Navigating through your internships

How internships are foundational for a successful career

Three women sit in a computer lab and laugh together.

Reynolds School internship director Claudia Cruz guides students through their internship experience.

Navigating through your internships

How internships are foundational for a successful career

Reynolds School internship director Claudia Cruz guides students through their internship experience.

Three women sit in a computer lab and laugh together.

Reynolds School internship director Claudia Cruz guides students through their internship experience.

Internships prepare students for a full-time job and expand student networks that later help in the growth of their careers. The Reynolds School of Journalism Director of Internships and Experiential Learning, Claudia Cruz, is here to help students attain and make the best of their internships.

"It's a foundation for professional development," Cruz said. "Being in an environment that exposes you to what it might be like when you enter the professional world gives you a leg up."

Cruz is well versed in reporting and the media industry. Originating from New York, Cruz moved to California then to Reno for her current position which she found through Twitter.

"Most of the work I was doing was daily reporting," Cruz said. "My career has mostly focused on local communities and recent technology."

Cruz has aided in nurturing the talents of younger journalists and remains connected with all of the media relationships she built. She hopes to use her connections to help students find internships and jobs not only in Nevada but across the country.

"Throughout my career as a journalist, I've helped younger journalists," Cruz said. "I'm still in touch with people I interned for in 1995. What got me hired here was the same skills I used to get my internships in high school."

On the importance of an internship, Cruz mentions that without this foundation, it is difficult to stand out during the hiring process.

A student stands at the podium in the White House press room.
2019 graduate Karolina Rivas interned at ABC News during the summer of 2018.

"I’m encouraging internships because your resume needs to start reflecting the job you want; this is how you transition," Cruz said. “Internships are how you start laying the ground work to show people, when you start interviewing for that first job after college, that you’ve been thinking about your profession."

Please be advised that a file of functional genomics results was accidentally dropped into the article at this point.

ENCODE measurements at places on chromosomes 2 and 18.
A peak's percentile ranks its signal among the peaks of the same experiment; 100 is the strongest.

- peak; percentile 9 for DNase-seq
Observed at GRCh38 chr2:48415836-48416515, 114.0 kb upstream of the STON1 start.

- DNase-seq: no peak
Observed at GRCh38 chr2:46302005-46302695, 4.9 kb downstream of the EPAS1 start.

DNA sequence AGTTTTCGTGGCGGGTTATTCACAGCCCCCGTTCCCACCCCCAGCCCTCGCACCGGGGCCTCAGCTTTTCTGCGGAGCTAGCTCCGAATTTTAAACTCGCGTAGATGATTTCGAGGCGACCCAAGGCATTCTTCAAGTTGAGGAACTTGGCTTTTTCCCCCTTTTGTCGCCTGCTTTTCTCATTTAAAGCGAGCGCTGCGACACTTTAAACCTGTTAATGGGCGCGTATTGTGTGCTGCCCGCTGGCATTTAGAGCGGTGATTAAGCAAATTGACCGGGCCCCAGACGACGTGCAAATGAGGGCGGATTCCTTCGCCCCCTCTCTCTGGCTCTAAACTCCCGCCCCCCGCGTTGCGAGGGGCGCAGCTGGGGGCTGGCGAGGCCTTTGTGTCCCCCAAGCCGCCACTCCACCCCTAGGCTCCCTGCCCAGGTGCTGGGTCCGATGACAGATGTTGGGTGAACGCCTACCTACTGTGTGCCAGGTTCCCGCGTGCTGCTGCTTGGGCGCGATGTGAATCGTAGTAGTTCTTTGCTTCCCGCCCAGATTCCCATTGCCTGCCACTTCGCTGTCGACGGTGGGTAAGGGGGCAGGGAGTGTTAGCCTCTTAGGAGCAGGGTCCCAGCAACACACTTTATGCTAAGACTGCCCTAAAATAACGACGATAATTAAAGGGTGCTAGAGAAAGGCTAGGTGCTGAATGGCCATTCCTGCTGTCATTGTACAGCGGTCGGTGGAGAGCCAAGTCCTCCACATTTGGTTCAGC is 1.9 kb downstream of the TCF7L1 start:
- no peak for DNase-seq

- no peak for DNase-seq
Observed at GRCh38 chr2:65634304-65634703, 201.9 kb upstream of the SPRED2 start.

She encourages students to start gaining experiences that teach them transferrable skills and stresses that even if an internship is not in an area or with a company where a student wants to work in the long run, the experience will still allow students to become more knowledgeable about the field and the employer.

"A lot of students don’t have a lot of experience or experiences that they are very proud of, it doesn’t matter," Cruz said. "During the application process you just have to be able to present your transferrable skills in a way that’s well written and shows you’ve learned something."

Cruz also mentions that writing is the backbone of attaining an internship and a future job.

"It's so important be a great writer," Cruz said. "The first step is having a meticulous resume and a meticulous cover letter. When someone looks at a resume or cover letter, you're presenting yourself; it's the first step of personal branding."

Cruz emphasizes that internships and jobs will not be handed to students, and students must be open and resourceful.

"Be personable," Cruz said. "Learn how to navigate this space where you need to be forward and ambitious, but also be comfortable with that. People will notice you if you let yourself get noticed. There are opportunities out there, you just have to be savvy about getting them."

Cruz can personally attest that networking is valuable and connections lead to opportunities. In 1998, Cruz was the manager of her university’s men’s varsity soccer team. This opportunity had a domino effect on the success of her career.

"The internship connection I made in college, I used again in 2006 to get myself back to Major League Soccer to intern for their legal department," said Cruz. "Network! Write letters; write Christmas cards. Now it’s easier! You can write emails." To this day, she still uses those contacts though now as a reporter.

Lastly, Cruz urges students to "take your passions and turn them into job opportunities." 

Visit the Reynolds School internship page for recent opportunities. For Reynolds School students with any questions on getting an internship, please contact Claudia Cruz

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